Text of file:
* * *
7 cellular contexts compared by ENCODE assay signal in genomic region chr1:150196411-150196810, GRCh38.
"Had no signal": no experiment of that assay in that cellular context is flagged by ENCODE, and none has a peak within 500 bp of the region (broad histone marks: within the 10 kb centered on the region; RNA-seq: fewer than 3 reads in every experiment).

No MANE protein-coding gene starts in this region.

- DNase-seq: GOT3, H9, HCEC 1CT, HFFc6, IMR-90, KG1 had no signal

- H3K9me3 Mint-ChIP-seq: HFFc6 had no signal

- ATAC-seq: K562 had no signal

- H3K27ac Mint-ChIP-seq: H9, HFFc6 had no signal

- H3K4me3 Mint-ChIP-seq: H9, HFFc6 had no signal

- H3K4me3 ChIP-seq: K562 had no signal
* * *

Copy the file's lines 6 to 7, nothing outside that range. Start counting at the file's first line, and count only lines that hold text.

- ATAC-seq: K562 had no signal

- H3K27ac Mint-ChIP-seq: H9, HFFc6 had no signal